3 Then Mary took about a pint of pure nard, an expensive perfume; she poured it on Jesus’ feet and wiped his feet with her hair. And the house was filled with the fragrance of the perfume. 4 But one of his disciples, Judas Iscariot, who was later to betray him, objected, 5 “Why wasn’t this perfume sold and the money given to the poor? It was worth a year’s wages.” 6 He did not say this because he cared about the poor but because he was a thief; as keeper of the money bag, he used to help himself to what was put into it. 7 “Leave her alone,” Jesus replied. ” It was intended that she should save this perfume for the day of my burial. 8 You will always have the poor among you, but you will not always have me.” (John 12:3-8 NIV)
It seems like the past few days I’ve come across a repetitive theme while reading John’s Gospel. Jesus couldn’t please everyone. It seemed like everything He did, everything He said, stirred a variety of reactions in people. Then again, Jesus didn’t speak or act for the approval of people. Today, as I read John 12, I see the same reality present in Mary’s life. Mary took an expensive bottle of perfume, poured it on Jesus’ feet, and then wiped His feet with her hair. (Judas was appalled–Jesus was honored) Mary didn’t weigh what others would think about what she did before she did it. She loved Jesus. She willingly gave something very precious to her.
Judas spoke up and pointed out that Mary had wasted something that could have been sold and used to feed the hungry. Jesus defended Mary’s act with a vengeance. Did Jesus defend Mary’s actions because the perfume was so expensive? Not at all. I’m reminded of another lady whose generosity caught Jesus’ eye. In Luke 21:1-4 we read about a woman who gave two tiny copper coins.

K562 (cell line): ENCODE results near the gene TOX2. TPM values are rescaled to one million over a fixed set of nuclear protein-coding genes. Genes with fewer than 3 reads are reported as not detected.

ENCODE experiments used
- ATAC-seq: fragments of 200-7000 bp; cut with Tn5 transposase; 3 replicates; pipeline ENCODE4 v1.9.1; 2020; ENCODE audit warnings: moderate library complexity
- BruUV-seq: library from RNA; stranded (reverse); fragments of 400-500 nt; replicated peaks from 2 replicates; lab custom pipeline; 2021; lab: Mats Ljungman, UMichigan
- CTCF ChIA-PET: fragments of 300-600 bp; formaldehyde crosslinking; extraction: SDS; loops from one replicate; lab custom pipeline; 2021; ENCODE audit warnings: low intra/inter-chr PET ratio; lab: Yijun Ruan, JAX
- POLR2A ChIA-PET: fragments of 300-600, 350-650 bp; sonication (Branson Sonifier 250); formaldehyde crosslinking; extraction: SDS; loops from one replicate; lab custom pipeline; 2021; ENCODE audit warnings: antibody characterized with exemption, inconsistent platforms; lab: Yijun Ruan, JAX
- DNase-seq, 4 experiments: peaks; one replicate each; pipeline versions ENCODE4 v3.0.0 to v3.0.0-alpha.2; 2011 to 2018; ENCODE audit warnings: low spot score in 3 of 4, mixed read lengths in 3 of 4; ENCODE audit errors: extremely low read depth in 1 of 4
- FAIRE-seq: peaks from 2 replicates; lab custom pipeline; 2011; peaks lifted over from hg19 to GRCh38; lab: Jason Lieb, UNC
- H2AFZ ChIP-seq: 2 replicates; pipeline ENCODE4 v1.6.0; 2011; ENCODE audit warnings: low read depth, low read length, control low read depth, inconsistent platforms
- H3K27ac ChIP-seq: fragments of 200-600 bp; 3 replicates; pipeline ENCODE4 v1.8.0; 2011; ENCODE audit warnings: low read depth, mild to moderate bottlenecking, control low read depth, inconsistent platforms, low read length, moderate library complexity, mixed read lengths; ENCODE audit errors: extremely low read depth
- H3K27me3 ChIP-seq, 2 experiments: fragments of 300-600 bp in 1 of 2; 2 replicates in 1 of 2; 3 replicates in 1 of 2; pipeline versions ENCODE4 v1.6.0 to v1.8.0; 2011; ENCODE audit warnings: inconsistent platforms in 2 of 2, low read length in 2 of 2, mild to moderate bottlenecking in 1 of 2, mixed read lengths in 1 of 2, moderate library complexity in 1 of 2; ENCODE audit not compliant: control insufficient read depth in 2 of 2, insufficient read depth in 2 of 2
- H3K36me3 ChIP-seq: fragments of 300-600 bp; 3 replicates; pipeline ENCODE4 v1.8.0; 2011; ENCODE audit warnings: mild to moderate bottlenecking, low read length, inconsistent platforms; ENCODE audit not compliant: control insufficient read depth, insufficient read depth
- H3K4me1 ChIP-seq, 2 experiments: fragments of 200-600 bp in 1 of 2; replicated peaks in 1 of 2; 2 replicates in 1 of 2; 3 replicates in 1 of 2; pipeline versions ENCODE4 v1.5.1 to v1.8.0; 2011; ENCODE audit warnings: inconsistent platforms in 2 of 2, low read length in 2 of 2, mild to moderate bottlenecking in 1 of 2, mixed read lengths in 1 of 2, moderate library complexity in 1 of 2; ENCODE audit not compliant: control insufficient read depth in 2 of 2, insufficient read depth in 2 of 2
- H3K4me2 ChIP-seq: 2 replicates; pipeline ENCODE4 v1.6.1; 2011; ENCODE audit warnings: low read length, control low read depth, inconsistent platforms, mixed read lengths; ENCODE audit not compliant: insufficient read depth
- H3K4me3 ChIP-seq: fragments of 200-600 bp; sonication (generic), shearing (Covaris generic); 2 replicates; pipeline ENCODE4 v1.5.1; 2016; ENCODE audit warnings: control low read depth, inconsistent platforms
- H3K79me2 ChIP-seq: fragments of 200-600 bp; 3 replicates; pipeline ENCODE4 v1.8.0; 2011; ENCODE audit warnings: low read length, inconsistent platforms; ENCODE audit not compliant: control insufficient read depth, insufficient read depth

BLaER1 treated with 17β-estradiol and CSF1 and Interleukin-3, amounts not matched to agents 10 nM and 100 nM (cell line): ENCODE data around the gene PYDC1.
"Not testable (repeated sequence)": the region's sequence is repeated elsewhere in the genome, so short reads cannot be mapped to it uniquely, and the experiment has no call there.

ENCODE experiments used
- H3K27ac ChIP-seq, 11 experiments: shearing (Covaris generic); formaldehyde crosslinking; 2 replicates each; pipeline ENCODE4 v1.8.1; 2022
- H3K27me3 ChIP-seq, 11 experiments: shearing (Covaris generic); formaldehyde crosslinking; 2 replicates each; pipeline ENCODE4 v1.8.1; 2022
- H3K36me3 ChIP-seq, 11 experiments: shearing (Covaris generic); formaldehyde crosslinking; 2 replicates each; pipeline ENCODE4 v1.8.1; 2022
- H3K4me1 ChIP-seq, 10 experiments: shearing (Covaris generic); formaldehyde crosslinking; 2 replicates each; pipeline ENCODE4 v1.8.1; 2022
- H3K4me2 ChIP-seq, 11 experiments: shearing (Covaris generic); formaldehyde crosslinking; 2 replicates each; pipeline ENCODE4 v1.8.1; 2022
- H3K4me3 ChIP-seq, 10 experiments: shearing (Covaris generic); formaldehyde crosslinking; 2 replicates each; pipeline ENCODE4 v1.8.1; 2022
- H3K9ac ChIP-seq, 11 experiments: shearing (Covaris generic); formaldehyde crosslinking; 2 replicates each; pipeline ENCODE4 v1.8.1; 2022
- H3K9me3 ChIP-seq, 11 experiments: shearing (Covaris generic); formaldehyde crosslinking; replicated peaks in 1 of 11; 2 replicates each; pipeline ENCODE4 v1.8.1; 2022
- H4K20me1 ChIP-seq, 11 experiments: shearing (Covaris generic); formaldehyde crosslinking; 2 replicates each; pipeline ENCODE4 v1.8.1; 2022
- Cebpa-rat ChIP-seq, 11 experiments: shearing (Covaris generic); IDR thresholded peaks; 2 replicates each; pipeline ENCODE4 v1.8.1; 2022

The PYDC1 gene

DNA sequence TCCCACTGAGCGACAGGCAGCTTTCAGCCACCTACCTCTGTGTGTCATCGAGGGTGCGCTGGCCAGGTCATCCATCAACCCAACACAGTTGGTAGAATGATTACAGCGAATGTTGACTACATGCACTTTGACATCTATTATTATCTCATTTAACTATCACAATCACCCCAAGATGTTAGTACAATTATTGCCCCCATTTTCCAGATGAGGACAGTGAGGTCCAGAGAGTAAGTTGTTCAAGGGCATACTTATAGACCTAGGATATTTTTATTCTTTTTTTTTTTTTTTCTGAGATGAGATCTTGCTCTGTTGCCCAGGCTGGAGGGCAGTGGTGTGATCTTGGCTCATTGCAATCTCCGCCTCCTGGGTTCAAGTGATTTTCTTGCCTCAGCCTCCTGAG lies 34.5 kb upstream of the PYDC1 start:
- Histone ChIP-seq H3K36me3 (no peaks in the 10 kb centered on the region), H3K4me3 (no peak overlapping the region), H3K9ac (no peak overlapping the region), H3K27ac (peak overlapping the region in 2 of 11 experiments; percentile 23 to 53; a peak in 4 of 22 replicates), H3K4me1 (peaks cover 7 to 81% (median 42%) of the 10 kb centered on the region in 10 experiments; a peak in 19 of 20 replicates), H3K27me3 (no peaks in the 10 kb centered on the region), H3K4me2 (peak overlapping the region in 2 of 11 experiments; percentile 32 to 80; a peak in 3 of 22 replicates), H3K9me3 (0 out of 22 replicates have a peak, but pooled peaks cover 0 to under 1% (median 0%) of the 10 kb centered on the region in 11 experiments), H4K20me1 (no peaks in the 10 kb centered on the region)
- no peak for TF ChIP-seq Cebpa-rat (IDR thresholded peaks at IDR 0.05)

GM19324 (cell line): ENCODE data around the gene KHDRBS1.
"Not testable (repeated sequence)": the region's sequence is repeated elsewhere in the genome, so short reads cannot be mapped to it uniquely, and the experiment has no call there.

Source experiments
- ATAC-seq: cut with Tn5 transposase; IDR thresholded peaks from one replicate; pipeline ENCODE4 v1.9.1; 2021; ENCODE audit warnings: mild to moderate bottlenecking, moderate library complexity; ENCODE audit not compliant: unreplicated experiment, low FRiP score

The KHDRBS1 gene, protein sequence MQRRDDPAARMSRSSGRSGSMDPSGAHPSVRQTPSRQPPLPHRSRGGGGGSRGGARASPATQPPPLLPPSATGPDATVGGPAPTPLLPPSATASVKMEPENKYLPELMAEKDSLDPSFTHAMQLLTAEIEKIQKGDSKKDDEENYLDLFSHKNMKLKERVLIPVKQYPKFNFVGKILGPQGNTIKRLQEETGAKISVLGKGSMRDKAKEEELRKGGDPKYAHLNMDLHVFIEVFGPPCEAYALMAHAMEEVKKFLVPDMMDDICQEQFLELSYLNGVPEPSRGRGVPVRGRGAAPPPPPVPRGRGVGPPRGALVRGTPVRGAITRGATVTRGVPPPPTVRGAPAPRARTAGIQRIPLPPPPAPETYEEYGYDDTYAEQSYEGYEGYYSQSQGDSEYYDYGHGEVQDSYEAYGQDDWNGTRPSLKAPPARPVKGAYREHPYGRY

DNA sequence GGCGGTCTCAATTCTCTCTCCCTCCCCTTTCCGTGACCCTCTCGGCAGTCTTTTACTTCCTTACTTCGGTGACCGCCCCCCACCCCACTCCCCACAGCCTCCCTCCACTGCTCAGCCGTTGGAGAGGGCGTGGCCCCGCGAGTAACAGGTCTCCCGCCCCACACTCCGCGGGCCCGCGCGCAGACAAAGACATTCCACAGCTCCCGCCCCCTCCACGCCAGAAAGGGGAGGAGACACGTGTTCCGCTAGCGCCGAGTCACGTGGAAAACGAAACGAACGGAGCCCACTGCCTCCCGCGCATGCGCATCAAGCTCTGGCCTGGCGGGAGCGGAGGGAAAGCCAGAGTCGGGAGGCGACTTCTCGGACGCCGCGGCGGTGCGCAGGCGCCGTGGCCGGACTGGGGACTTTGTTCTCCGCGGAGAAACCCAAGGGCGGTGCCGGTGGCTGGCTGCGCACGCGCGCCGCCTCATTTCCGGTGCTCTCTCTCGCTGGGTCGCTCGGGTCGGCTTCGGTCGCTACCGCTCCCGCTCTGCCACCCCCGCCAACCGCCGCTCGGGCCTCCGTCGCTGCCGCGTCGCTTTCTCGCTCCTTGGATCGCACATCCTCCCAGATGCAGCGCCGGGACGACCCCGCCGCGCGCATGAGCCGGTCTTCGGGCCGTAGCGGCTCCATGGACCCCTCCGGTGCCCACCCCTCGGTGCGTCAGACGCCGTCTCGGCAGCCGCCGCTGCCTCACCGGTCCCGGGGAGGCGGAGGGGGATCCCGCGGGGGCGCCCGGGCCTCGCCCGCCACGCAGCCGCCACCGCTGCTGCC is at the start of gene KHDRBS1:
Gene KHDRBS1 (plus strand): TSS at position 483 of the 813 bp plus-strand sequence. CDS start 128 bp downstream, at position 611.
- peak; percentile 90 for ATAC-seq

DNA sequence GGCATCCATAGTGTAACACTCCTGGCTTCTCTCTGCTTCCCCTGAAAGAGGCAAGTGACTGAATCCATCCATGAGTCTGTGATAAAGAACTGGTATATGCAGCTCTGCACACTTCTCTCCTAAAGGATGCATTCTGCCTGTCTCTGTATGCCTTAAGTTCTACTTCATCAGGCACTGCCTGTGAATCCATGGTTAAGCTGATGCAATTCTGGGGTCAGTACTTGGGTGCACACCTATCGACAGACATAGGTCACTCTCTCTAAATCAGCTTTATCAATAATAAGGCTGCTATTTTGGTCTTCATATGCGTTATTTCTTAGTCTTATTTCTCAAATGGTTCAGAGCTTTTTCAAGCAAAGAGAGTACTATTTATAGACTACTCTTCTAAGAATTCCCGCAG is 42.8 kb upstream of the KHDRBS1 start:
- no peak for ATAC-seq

1 As he looked up, Jesus saw the rich putting their gifts into the temple treasury. 2 He also saw a poor widow put in two very small copper coins. 3 “I tell you the truth,” he said, “this poor widow has put in more than all the others. 4 All these people gave their gifts out of their wealth; but she out of her poverty put in all she had to live on.” (Luke 21:1-4 NIV)
There were folks with deep pockets who were giving at the temple that day, but Jesus didn’t shine a spotlight on any of them. He saw the poor widow. He noticed the two copper coins, not worth a “plug nickle” and yet priceless to Jesus. It wasn’t the value of what was given, but it was the condition of the heart that gave it that mattered most to Jesus. We can give some very impressive gifts, but if our hearts aren’t right then the gift has no real value. On the other hand, we may not have much to give at all, but if what is offered is given with a caring, loving heart then the gift becomes priceless. I don’t have much, but what I do have is this one life that has been given to me so that I might “pour it out” as a daily offering to my King.
Lord, my prayer today is that I might see my life as a great gift to be given as an offering to You.